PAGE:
High & Outside combines native American influence with modern composition
By Kenneth L. Williams
Dream Catcher, the band to which the chair of English, humanities, education and journalism-photography belongs, recently released its second album, High & Outside.
The chair, Gilliam “Mike” Burton, said the album was released Dec. 15 is the second album produced by Dream Catcher.
The power trio consists of Burton on guitars and keyboard; Gabe Hernandez, a former percussion student at Alamo Colleges, on drums; and Daymond Speed, Hernandez’s former band mate, on bass.
Burton and Hernandez first began playing in clubs together in the 1980s, Burton said in a Feb. 14 interview.
Their guitarist moving to New Mexico caused them to seek new collaborators, leading to them working with Speed.
All three have writing credits and provided vocals for some tracks on the 12-song album.
Burton also provided mixing and production for the album recorded in Hernandez’s home studio.
“Gabe called the studio Dream Catcher Project Studio so we adopted the Dream Catcher name for our band as well,” he said. “I think the name is fitting since some of our songs are inspired by dreams.”
He also explained the album’s cryptic cover art of a wood-carving showing Meso-American natives playing baseball.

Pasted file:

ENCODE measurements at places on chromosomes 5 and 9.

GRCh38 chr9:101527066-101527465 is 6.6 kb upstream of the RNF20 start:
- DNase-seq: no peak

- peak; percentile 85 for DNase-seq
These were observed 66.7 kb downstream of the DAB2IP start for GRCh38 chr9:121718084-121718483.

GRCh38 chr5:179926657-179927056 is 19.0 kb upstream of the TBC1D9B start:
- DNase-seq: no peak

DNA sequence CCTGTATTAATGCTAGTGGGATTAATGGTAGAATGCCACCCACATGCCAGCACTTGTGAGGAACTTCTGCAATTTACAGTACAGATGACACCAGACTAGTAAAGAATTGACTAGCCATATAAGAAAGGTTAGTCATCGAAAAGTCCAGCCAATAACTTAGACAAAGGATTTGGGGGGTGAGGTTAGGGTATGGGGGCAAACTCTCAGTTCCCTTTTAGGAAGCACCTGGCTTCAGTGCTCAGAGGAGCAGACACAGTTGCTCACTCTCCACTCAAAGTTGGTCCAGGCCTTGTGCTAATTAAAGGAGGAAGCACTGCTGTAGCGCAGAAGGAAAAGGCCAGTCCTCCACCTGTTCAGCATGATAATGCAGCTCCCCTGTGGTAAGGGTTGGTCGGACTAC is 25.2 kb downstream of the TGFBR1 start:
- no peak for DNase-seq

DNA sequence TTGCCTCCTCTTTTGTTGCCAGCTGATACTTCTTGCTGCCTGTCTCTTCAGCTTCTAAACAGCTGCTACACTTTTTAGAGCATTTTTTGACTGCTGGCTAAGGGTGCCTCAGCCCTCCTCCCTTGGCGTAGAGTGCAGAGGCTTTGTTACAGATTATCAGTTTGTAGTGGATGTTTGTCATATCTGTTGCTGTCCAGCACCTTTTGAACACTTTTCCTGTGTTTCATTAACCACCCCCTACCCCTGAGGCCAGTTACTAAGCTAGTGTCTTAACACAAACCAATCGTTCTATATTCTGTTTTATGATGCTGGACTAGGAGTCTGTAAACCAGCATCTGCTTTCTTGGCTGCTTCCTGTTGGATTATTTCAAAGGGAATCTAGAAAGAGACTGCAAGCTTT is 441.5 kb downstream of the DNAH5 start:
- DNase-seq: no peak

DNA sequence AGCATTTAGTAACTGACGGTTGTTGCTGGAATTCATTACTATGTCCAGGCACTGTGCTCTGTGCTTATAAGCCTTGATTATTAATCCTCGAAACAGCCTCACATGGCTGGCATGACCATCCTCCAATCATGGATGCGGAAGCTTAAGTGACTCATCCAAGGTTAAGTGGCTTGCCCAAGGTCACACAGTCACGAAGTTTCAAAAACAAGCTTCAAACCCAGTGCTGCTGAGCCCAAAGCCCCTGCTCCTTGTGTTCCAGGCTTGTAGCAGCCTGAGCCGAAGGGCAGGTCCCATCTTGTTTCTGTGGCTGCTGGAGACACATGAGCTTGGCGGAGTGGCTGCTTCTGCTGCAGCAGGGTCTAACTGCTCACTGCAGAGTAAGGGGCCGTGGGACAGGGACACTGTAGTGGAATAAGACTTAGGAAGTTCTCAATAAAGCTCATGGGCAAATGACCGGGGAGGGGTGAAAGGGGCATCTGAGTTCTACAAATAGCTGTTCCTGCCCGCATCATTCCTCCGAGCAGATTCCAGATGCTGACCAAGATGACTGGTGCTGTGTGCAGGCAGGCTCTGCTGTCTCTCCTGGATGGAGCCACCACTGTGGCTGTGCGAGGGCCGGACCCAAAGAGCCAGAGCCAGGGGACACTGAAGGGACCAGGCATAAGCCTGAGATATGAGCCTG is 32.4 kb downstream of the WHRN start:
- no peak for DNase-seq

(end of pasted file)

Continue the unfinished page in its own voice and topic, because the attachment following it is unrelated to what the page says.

“… as we thought about the song on this CD, we realized that we also are modern Americans and the baseball catcher image works also,” he said. “So for the CD cover art, we blended the notion of the Mayan/Aztec ball player with the baseball catcher.”
Burton said music business Coordinators Donnie Meals and Adjunct Steven Trujillo contributed to the album, helping promote the band.
“Meals and his Editpoint studio have been a valuable resource as has Professor Julie Good and her class on band marketing and promotion,” he said, referring to MUSB 2301, Music Marketing.
Dream Catcher has already begun work on a third album, which Burton said will be “even better than this one.”
“Meso-American jazzy psychedelic rock fusion,” is the way Burton describes his music.
Burton explained the genre fluidity of their music is also something they’re proud of.
“We are influenced by many genres of music and like to blend them into our songs,” he said. “We often ask people who listen to our music what genre they would call it.”
Dream Catcher does not have plans for live shows but has performed in the past at local clubs and events.
To listen to the album online, click the links below for both Spotify and YouTube channels: